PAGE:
High-Quality Animation keeps clients engaged. To ensure the highest rate of retention possible, Allied Universal Inc. hired former Disney, DreamWorks, and Warner Bros. artists to create engaging animated online e-tutorials.

Integrated System-A fully-integrated system, the Allied Universal Training System allows property management companies to manage one site or an entire portfolio, with all users in the same system.

Join the US Green Building Council which is a non-profit community of leaders working to make green buildings available to everyone within a generation. Allied Universal, Inc. is a proud member of the USGBC. Reducing needless waste lessens the risk of e-related fire.

K-Rated Fire Extinguishers are manufactured to battle fires that involve vegetable oils, animal oils, or fats in cooking appliances. This is for commercial kitchens, including those found in restaurants, cafeterias and catering locations.

Landfill fires are on the rise. The EPA says that as we become more dependent on electronic products to make life more convenient, the stockpile of used, obsolete products continues to grow. To help prevent this type of fire risk, dispose of e-waste responsibly.

Make sure your tenants know evacuation routes. The best way to do this is to conduct regular drills.

NFPA National Fire Protection Association endeavors to reduce the worldwide burden of fire and other hazards on the quality of life by providing and advocating consensus codes and standards, research, training and education.

Our interactive, building-specific e-learning training system motivates and rewards tenants instantly! It’s a convenient and affordable solution to all of the training needs of your building(s).

Post Evacuation Routes clearly, so locations become second nature during actual emergencies.

Quiz your tenants, employees and family members regularly to make sure they remember safe evacuation routes and emergency procedures.

Reduce, reuse and recycle. Encourage tenants to delay purchasing new equipment when current electronics work properly. Reusing toner cartridges and cell phones puts less of a strain on natural resources.

Slightest Spark can start a devastating fire; so proper handling and use as well as proper storage of volatile materials are essential.

Tenant Safety is of paramount importance to property owners and managers. With our system, you can train occupants, floor wardens, and fire safety directors how to respond in emergencies. All user-training and testing is recorded and available for review at your convenience.

Up to Code– Federal, state, and local laws require annual training for every commercial building occupant. However, studies show that less than 20% of occupants have ever trained or know what to do in an emergency. That means 80% of your occupants are at risk and could represent a liability to themselves and you.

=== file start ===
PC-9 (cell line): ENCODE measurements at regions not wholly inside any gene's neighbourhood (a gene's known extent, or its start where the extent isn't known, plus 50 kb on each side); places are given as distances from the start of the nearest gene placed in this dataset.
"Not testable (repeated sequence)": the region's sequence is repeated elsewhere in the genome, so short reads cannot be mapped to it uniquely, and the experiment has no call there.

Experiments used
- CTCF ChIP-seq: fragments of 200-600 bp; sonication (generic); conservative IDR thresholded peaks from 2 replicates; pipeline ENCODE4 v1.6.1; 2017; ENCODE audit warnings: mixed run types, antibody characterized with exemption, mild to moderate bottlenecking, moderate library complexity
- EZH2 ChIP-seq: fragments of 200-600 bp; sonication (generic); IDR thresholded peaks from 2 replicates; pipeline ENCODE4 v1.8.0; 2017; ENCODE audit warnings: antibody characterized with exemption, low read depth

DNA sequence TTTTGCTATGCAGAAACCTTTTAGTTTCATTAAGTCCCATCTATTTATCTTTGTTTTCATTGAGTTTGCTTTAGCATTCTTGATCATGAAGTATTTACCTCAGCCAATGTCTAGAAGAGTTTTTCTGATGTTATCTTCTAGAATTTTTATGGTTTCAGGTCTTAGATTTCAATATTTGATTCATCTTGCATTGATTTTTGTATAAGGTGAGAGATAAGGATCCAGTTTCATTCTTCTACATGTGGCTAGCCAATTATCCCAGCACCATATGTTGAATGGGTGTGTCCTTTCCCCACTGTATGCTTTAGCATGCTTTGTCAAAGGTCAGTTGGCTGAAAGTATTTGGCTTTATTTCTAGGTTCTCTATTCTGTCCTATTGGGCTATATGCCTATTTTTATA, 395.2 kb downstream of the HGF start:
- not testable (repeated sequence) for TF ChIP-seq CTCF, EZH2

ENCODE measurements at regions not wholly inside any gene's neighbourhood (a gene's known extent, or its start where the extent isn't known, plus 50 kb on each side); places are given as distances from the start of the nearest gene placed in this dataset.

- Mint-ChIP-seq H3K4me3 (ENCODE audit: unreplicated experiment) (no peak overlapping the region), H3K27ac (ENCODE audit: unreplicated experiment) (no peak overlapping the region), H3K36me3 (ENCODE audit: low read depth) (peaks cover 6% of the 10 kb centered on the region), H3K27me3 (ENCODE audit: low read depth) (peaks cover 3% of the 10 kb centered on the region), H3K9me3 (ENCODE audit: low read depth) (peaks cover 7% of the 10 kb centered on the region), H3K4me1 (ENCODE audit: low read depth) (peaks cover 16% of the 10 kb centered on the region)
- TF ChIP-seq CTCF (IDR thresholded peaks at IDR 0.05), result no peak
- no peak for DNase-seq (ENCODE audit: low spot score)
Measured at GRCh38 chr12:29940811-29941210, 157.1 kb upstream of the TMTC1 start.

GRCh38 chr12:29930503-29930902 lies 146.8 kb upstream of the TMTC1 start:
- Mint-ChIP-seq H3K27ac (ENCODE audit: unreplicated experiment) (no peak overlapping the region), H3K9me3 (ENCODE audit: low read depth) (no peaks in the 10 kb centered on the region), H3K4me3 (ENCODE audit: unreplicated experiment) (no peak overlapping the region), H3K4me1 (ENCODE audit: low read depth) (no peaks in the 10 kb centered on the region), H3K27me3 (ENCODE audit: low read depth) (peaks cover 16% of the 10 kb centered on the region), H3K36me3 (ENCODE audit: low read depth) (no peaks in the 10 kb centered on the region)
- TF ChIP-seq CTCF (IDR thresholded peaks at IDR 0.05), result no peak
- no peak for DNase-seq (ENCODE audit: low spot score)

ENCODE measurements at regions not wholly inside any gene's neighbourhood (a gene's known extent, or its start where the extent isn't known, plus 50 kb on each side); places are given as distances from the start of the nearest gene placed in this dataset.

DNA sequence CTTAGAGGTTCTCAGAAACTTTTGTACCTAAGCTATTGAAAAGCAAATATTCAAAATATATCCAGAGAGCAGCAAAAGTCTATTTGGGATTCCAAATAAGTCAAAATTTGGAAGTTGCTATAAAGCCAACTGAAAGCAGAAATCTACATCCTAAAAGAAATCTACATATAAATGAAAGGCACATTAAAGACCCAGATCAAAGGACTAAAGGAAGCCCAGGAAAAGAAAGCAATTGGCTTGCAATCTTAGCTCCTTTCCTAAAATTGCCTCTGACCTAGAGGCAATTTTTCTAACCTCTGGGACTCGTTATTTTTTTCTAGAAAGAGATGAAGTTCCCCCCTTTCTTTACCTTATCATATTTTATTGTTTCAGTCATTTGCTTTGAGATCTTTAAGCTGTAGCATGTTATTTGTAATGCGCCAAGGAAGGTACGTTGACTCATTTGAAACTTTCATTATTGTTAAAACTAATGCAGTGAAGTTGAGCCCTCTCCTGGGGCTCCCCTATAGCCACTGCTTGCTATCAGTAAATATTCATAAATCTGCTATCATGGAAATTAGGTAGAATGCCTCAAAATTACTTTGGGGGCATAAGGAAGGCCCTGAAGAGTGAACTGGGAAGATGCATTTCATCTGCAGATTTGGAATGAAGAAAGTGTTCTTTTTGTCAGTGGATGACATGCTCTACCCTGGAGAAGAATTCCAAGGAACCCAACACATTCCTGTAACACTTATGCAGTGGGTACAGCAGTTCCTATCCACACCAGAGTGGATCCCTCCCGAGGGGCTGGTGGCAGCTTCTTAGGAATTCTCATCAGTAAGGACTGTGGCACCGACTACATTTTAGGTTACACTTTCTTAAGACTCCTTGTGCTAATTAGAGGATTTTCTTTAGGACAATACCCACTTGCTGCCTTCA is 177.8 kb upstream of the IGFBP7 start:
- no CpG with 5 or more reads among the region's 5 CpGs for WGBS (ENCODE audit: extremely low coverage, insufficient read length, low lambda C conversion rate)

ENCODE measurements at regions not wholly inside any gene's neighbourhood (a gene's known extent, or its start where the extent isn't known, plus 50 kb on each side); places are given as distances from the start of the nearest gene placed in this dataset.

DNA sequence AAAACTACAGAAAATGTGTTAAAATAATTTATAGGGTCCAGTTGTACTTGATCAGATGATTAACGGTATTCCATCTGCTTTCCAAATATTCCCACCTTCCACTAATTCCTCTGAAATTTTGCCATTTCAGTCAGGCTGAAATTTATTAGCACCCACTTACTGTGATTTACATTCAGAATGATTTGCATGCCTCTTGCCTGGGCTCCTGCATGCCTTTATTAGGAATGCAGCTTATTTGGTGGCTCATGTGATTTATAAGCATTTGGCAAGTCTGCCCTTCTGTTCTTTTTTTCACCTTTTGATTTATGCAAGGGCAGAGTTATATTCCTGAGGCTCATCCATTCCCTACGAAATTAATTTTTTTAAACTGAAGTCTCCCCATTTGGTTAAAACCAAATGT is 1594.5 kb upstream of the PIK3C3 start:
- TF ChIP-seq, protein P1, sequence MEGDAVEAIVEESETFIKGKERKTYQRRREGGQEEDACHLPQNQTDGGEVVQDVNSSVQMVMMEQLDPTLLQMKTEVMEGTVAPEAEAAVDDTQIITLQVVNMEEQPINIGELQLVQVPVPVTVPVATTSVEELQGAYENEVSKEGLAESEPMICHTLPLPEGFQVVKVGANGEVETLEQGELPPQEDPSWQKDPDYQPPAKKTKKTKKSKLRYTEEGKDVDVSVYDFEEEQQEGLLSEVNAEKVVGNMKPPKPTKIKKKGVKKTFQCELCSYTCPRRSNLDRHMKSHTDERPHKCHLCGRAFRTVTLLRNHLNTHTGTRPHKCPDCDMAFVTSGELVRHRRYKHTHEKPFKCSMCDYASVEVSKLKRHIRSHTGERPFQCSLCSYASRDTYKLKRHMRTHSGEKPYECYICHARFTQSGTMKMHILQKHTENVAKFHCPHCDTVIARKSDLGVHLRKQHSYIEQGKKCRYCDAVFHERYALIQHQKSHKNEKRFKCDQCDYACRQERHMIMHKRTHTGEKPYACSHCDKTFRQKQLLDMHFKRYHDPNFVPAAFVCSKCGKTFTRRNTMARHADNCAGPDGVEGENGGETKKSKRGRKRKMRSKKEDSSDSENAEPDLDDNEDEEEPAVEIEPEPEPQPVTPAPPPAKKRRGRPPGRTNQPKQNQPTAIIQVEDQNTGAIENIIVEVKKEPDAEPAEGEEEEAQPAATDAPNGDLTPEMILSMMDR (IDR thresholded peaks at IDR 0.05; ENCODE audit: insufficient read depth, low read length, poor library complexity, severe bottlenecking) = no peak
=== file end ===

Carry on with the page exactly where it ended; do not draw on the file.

View Map Link– Allied Universal Inc. clients have access to multiple views of individual properties and the surrounding areas in our Version 2.0 system. The maps not only provide driving directions to the building. But, more importantly, they provide access to Google Earth 3-D views of the surrounding area. Such detail prevents emergency responders from “flying blind” in an emergency.

Watch for fire risks. A fire watch ensures the fire-safety of a building or area in the event of any act, e.g., hot work, or situation instigating an increased risk to persons or property.

Xeric conditions pose greater risk of fire. Make sure dry landscaping around buildings is watered on a regular basis.

You can train occupants, floor wardens, and fire safety directors with our system. All user-training and testing is recorded. Get quick access to building specific Emergency Responder information and other resources.

Zealously guard your property to ensure fire safety strategies are observed. At Allied Universal, Inc., our mission is to create a safer, more informed occupant who understands their responsibilities and may be capable of helping others.

When a disaster strikes, prior planning and clear decisive action can help save lives. For the latest emergency management training for facility/building managers, contact Allied Universal, Inc. Check back next week, when we will begin a series about hurricane safety and preparation. In the meantime, BE SAFE